Whether or not you are using Zorin Lite or Zorin Core is important to answering your question. If you are using Zorin Core… Well, you can ignore this entire post, but it would mean something Oddball is going on with your system.
If you are using Zorin Lite, then I can answer why it is inconsistent, explain it is not a bug (not really) and also give a suggestion on how to fix it and bring consistency to your Desktop.
So, the following Only Applies if you are using Zorin Lite.
While Zorin Core uses Gnome Desktop Environment, Zorin Lite uses XFCE.
Gnome, in its rather self-centrist wisdom, adopted CSD’s, or Client Side Decorations. Essentially, this means that rather than the Gnome Window manager handling the window borders, titlebars, headerbars and Titlebuttons, they dumped it off on all other developers to deal with that. This reduced the amount of coding that goes into Gnome D.E. (While increasing the workload of Everyone Else.)
All apps developed For Gnome use CSD’s.
XFCE4 currently does not use CSD. So all XFCE apps (as well as many others) rely on the Window Manager for borders and titlebuttons. In XFCE4, it is XFWM4 that handles all of that (This is soon changing as XFCE developers decided to tell us what we want and that we are going to like it; and have developed the upcoming XFCE 4.16 to be a Gnome-Clone with CSD). As it is now, XFCE 4.14 is SSD, not CSD.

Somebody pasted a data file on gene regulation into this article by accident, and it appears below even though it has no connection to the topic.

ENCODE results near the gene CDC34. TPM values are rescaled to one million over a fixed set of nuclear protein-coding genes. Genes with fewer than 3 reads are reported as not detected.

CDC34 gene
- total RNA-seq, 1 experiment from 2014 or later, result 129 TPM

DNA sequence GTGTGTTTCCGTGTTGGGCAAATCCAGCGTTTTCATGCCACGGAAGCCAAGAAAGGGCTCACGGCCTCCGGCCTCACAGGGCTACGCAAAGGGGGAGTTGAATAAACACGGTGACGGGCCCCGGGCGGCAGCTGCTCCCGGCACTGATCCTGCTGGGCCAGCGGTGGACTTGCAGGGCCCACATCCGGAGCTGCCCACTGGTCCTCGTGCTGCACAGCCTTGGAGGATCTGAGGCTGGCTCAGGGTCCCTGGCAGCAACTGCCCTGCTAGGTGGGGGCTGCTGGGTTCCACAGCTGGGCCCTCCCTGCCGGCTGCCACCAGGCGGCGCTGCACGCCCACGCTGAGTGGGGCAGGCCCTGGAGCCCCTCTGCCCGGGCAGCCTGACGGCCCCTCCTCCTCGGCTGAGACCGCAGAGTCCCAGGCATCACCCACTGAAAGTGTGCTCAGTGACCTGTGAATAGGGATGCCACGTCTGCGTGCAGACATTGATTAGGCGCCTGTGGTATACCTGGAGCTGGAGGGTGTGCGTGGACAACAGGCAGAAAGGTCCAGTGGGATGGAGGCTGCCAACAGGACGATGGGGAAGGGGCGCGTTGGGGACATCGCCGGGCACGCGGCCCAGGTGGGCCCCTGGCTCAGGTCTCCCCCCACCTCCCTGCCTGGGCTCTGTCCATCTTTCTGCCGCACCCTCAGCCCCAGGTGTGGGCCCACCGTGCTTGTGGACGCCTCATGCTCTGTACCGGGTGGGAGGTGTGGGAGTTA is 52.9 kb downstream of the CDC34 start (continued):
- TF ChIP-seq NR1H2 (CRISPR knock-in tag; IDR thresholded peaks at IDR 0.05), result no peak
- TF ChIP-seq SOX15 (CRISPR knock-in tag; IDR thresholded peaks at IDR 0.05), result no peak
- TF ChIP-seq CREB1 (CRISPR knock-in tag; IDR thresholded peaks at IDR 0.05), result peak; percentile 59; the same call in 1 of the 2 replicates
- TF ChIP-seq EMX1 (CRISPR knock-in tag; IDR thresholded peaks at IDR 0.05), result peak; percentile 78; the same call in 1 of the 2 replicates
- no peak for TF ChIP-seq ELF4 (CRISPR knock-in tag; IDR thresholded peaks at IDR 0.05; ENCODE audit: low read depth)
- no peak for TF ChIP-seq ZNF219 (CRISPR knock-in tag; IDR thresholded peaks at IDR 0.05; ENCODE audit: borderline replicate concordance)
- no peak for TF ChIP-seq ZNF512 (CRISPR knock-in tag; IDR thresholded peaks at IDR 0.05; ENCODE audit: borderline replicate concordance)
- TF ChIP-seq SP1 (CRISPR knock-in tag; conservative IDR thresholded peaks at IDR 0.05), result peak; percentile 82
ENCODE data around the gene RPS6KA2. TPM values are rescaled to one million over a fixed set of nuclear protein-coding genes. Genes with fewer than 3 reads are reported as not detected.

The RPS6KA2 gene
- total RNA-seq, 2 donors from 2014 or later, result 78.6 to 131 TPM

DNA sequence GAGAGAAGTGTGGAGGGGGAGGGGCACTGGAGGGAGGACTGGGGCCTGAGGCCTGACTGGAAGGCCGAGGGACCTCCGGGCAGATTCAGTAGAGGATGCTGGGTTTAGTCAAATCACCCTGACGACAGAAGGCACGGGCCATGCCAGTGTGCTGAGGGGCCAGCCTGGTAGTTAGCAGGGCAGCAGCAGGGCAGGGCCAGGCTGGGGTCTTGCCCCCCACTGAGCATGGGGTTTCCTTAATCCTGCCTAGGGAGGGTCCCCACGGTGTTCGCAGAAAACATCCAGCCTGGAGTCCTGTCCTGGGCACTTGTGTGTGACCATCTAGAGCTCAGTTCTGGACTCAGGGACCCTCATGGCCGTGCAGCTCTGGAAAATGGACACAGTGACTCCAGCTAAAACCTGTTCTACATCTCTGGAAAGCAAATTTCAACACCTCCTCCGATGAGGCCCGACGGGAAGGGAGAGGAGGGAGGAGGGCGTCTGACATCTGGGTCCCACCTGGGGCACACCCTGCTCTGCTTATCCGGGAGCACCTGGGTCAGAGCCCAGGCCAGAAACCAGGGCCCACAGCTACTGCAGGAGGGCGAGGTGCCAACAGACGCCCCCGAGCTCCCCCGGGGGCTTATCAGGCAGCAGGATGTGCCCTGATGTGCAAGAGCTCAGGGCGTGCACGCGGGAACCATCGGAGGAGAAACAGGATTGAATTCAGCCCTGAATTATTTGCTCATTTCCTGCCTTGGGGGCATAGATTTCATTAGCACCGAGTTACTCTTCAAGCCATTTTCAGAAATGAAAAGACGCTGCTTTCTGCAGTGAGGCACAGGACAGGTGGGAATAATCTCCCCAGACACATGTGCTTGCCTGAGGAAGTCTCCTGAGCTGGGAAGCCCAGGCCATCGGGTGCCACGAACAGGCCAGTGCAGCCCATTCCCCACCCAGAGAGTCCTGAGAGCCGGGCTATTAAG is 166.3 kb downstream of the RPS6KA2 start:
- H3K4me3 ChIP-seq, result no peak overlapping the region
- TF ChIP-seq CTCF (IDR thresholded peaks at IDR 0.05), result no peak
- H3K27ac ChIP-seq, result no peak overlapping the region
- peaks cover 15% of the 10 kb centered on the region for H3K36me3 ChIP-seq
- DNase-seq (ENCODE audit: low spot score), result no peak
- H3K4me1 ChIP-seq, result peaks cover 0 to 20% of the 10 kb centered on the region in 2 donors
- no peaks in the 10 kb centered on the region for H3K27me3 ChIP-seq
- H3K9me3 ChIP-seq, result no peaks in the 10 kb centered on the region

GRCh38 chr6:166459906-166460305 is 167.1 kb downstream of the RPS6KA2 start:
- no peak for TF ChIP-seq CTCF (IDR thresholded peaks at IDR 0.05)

So… It is inconsistent because all the native apps use the proper Window Borders and the Gnome apps use the CSD. This is not a bug, nor anything to do with Zorin (Or Manjaro or MXlinux or any other distro using XFCE) but really just boils down to Gnome’s selfishness and throwing all app developers under the bus.
The way to create consistency and to get rid of CSD’s is to force the system to use the XFWM4 window manager on ALL apps (By… breaking Gnomes CSD engine…)
PCman developed a great product to do this, which I use on every single installation:
sudo apt-get install gtk3-nocsd
Gtk3 -No-CSD is a rebuild of gtk-mushrooms. All you need to do is install it with the command above, then reboot. Be warned: it does NOT effect apps that you directly open AS Root. For example, let’s say you elevate your File Manager to Root, then navigate to /etc/environment and open it in Gedit- then the CSD window will open. (My own fix for that is- I do nto use gedit. It is clunky and not user friendly, anyway. Pluma is Much better. If you are using Zorin Lite, then you should have Mousepad for XFCE4 installed, or you can install it with
sudo apt-get install mousepad
which is a good and very user friendly alternative, as well. )
But under normal usage and operation, it works perfectly.